What to do with a Speaker copping so much criticism he should be switching out his robes for a flak jacket? That and other conundrums wrapped inside dilemmas from the week, courtesy of James Elliott.
Is democracy in New Zealand under threat? That’s a rhetorical question, principally because I don’t know the answer. Last week’s High Court decision declared the MIQ lottery system to be unjustified in a free and democratic society, so perhaps we could say maybe. Or maybe we could say perhaps.
But this week saw evidence that perhaps it’s not a perhaps. And it came in a news story that was easy, perhaps, to scroll past on your way to the latest reviews and previews of Dancing With The Stars. It was reported that 226 petitions have been presented to and reviewed by Parliament’s Petition Committee, more than during any other Parliamentary term in our history. I think that’s a healthy sign that at least one of the cogs in our democratic machinery is doing whatever cogs do quite well.
Anyone can present a petition to Parliament, literally anyone. You don’t have to be of voting age, you don’t have to be enrolled to vote, and you don’t even have to be a New Zealand citizen. And if you don’t like that list of who can present a petition to Parliament that’s something you could petition Parliament to change.
It should have been obvious that trespassing Winston Peters from Parliament was wholly unnecessary given that voters had effectively already done that on election night in October 2020.
Scrolling through the list of those 226 petitions gives you a sense of what New Zealanders are concerned about and what they want done about those concerns. For example, there’s a petition to change Parliament’s standing orders to control ‘patsy questions’ during Question Time. I reckon there are lots of us who are anti-patsy but that petition only garnered nine signatures, whereas the petition to ban the use and sale of glitter was signed by 102 people who may or may not be anti-patsy but who are definitely anti-party.
If you want people to sign your petition it helps to have an eye-catching title. Once you see there’s a petition called ‘The Golden Dollar Safeguard Act Against Hyperinflation’ you just want to know more, particularly with inflation running at record levels. This petition, signed by 28 people, proposes that 25 percent of the money borrowed by the government be invested in gold assets to prevent hyperinflation. Apparently the working title for this petition was ‘All That Glitters Is In Fact Gold’, but had to be changed when it was realised that 102 people were opposed to the use of the word glitter.
There was one other petition that grabbed my attention even though its title was more eye-closing than eye-catching. There’s a petition signed by 201 people that LINZ (Land Information NZ) and NZWAC (NZ Walking Access Commission) redesign the track symbols on NZ’s 451 Topo50 maps. Not only that, the petitioner had studied track symbols used by 25 other countries and called for the new track symbols to be those used in Bavaria, specifically the Bavarian Umgebungskarte 50 Series. This petition did not find favour with the Petitions Committee but this may not be the last we’ve heard of the Bavarian Umgebungskarte 50 Series of mapping and track symbology. As a consequence of the protests in February, the map of Parliament’s grounds now needs updating and my guess is that Bavarian mapping symbols as to who is allowed access and who is verboten would be as clear as, well, Bavarian crystal.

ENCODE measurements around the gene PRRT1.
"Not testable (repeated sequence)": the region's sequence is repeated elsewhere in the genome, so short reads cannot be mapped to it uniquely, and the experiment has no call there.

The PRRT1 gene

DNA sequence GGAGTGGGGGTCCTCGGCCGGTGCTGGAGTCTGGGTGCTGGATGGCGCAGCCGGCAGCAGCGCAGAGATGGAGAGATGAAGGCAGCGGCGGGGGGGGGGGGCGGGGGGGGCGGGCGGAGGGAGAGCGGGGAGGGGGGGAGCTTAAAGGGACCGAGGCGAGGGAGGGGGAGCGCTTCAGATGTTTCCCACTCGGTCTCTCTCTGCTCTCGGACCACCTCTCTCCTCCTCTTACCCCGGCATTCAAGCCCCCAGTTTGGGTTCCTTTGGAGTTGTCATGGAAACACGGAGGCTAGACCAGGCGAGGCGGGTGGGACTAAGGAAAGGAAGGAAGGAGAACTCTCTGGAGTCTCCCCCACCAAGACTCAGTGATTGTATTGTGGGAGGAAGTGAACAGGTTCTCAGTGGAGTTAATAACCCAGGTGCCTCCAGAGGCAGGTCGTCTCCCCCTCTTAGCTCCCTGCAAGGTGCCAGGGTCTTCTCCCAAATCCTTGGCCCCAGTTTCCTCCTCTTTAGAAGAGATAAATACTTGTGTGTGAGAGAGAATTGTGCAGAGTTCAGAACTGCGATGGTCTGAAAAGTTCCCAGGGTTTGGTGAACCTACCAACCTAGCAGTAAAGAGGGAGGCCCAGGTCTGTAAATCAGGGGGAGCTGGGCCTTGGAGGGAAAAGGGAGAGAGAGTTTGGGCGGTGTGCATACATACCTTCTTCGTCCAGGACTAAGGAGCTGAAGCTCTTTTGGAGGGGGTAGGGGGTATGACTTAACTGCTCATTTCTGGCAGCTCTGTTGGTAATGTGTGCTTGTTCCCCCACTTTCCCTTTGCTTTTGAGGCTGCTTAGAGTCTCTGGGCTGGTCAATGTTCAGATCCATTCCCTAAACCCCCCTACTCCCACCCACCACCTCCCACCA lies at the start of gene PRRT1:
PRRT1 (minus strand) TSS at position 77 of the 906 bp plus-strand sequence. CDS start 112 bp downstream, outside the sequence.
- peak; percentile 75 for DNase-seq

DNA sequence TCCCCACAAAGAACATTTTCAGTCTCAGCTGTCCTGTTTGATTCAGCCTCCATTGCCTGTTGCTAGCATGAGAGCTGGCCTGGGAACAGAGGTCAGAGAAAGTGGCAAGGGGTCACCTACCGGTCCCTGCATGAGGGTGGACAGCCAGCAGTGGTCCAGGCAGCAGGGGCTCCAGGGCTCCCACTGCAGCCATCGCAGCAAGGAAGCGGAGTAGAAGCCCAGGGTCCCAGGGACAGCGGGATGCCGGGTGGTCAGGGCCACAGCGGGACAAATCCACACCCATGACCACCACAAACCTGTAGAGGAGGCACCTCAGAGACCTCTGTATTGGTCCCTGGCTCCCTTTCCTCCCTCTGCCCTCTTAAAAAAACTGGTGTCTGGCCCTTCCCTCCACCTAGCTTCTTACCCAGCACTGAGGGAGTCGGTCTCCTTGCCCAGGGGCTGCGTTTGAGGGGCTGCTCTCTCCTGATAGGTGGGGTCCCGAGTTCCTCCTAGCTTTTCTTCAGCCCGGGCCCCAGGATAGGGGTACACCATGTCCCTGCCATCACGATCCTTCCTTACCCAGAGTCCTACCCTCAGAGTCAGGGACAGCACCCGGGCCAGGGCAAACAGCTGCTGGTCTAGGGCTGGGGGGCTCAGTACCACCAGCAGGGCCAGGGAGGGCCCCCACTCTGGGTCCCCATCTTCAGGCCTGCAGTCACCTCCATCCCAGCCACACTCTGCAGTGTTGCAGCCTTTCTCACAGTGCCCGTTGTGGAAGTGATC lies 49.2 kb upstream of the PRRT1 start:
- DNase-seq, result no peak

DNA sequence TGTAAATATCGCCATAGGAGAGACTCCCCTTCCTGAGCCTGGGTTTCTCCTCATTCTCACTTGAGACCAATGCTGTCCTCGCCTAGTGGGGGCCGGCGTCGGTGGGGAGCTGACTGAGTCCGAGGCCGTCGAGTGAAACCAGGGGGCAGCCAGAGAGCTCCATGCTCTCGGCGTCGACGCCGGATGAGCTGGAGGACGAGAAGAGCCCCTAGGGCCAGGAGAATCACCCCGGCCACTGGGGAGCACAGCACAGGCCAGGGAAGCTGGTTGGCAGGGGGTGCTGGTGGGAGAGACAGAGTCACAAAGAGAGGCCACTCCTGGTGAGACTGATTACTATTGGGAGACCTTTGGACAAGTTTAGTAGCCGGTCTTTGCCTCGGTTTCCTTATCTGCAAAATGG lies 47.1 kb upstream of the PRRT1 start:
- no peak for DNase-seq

A vote of no confidence in Trevor Mallard as Speaker wouldn’t pass but then again neither would a vote of confidence in Trevor Mallard as Speaker.
What’s not clear is just who is allowed access to Parliament’s grounds and who isn’t following 151 trespass notices that were issued this week. That number is now down to 145 after five notices were withdrawn the day after they were issued, one of them in the name of one Winston Raymond Peters. It should have been obvious that trespassing Winston Peters from Parliament was wholly unnecessary given that voters had effectively already done that on election night in October 2020.
It wasn’t obvious to the Speaker of the House, Trevor Mallard, but not a lot is. He’s been copping criticism from all sides for his mishandling of this and other mishandled matters. In fact there’s now so much criticism of Trevor Mallard for so much mishandling that his Speaker’s robes are to be replaced by a full length flak jacket.
Understandably there have been calls for a vote of no confidence. A vote of no confidence in Trevor Mallard as Speaker wouldn’t pass but then again neither would a vote of confidence in Trevor Mallard as Speaker. Which leaves PM Jacinda Ardern with a quandary wrapped in a conundrum inside a dilemma. Not all Speakers serve their terms so the by-the-book resolution would be a diplomatic posting to, say, London once the dust has settled. But with another slide in the polls this week maybe the PM is eyeing a diplomatic posting of her own.
In the meantime, is Trevor Mallard’s goose cooked? Maybe. But it just so happens that the duck shooting season starts tomorrow so it may well be.
Have a peaceful weekend.